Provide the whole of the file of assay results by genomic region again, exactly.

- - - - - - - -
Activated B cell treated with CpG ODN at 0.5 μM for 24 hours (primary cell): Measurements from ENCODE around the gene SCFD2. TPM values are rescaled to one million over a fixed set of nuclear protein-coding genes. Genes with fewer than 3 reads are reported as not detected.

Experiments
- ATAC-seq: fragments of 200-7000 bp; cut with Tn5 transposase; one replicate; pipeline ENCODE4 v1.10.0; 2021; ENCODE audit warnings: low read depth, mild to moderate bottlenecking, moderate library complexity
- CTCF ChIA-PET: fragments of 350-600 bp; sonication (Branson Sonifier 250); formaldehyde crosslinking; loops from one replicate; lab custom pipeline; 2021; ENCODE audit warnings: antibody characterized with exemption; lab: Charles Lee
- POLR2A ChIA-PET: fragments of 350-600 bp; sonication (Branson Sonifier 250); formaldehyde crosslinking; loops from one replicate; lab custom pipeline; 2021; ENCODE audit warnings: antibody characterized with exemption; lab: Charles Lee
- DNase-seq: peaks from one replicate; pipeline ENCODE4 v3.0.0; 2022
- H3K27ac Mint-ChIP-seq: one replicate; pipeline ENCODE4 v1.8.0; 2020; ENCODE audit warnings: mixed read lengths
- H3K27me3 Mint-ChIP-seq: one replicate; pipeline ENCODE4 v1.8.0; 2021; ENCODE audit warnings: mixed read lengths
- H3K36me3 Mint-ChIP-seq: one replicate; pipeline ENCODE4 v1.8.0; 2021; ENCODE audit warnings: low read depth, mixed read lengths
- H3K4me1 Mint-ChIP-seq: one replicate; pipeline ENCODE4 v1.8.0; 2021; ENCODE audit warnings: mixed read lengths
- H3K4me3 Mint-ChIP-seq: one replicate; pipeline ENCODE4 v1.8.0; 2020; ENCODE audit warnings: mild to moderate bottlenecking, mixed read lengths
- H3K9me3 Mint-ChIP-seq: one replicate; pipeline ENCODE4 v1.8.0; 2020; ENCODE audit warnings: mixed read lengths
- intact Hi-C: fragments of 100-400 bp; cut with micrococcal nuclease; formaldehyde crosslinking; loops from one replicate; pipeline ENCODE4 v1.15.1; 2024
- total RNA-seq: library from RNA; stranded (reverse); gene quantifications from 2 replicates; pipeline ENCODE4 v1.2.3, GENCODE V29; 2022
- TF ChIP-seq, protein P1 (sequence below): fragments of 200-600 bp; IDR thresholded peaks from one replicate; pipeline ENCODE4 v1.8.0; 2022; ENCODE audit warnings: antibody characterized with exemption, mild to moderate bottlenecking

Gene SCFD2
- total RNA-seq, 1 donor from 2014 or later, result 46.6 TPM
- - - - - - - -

Activated B cell treated with CpG ODN at 0.5 μM for 24 hours (primary cell): Measurements from ENCODE around the gene SCFD2. TPM values are rescaled to one million over a fixed set of nuclear protein-coding genes. Genes with fewer than 3 reads are reported as not detected.

Experiments
- ATAC-seq: fragments of 200-7000 bp; cut with Tn5 transposase; one replicate; pipeline ENCODE4 v1.10.0; 2021; ENCODE audit warnings: low read depth, mild to moderate bottlenecking, moderate library complexity
- CTCF ChIA-PET: fragments of 350-600 bp; sonication (Branson Sonifier 250); formaldehyde crosslinking; loops from one replicate; lab custom pipeline; 2021; ENCODE audit warnings: antibody characterized with exemption; lab: Charles Lee
- POLR2A ChIA-PET: fragments of 350-600 bp; sonication (Branson Sonifier 250); formaldehyde crosslinking; loops from one replicate; lab custom pipeline; 2021; ENCODE audit warnings: antibody characterized with exemption; lab: Charles Lee
- DNase-seq: peaks from one replicate; pipeline ENCODE4 v3.0.0; 2022
- H3K27ac Mint-ChIP-seq: one replicate; pipeline ENCODE4 v1.8.0; 2020; ENCODE audit warnings: mixed read lengths
- H3K27me3 Mint-ChIP-seq: one replicate; pipeline ENCODE4 v1.8.0; 2021; ENCODE audit warnings: mixed read lengths
- H3K36me3 Mint-ChIP-seq: one replicate; pipeline ENCODE4 v1.8.0; 2021; ENCODE audit warnings: low read depth, mixed read lengths
- H3K4me1 Mint-ChIP-seq: one replicate; pipeline ENCODE4 v1.8.0; 2021; ENCODE audit warnings: mixed read lengths
- H3K4me3 Mint-ChIP-seq: one replicate; pipeline ENCODE4 v1.8.0; 2020; ENCODE audit warnings: mild to moderate bottlenecking, mixed read lengths
- H3K9me3 Mint-ChIP-seq: one replicate; pipeline ENCODE4 v1.8.0; 2020; ENCODE audit warnings: mixed read lengths
- intact Hi-C: fragments of 100-400 bp; cut with micrococcal nuclease; formaldehyde crosslinking; loops from one replicate; pipeline ENCODE4 v1.15.1; 2024
- total RNA-seq: library from RNA; stranded (reverse); gene quantifications from 2 replicates; pipeline ENCODE4 v1.2.3, GENCODE V29; 2022
- TF ChIP-seq, protein P1 (sequence below): fragments of 200-600 bp; IDR thresholded peaks from one replicate; pipeline ENCODE4 v1.8.0; 2022; ENCODE audit warnings: antibody characterized with exemption, mild to moderate bottlenecking

Gene SCFD2
- total RNA-seq, 1 donor from 2014 or later, result 46.6 TPM